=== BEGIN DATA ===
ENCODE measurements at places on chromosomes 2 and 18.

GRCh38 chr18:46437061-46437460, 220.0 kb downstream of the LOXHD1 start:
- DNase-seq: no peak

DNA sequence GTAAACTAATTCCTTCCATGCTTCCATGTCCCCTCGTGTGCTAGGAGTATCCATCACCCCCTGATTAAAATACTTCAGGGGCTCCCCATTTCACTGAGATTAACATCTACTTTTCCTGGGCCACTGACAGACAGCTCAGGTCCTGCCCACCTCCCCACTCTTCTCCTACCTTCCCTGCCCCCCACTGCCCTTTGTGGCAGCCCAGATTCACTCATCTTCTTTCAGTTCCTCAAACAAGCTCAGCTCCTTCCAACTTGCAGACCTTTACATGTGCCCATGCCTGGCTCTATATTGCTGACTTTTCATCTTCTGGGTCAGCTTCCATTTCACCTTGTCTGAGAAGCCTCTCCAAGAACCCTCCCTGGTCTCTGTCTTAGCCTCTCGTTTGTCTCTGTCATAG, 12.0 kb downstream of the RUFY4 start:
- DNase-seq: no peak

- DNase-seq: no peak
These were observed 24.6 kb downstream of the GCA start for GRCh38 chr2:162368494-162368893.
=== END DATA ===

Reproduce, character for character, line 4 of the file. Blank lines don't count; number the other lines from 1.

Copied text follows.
DNA sequence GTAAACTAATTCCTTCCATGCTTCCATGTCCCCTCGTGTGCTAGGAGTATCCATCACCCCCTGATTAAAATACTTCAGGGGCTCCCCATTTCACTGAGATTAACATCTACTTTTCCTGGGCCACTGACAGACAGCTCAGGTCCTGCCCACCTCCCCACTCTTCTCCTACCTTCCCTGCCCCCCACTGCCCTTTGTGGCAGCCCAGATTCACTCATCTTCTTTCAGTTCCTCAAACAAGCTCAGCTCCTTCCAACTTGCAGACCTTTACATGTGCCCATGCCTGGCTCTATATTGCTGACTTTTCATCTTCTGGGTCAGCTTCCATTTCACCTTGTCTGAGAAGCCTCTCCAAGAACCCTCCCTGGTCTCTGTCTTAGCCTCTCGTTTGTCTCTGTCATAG, 12.0 kb downstream of the RUFY4 start: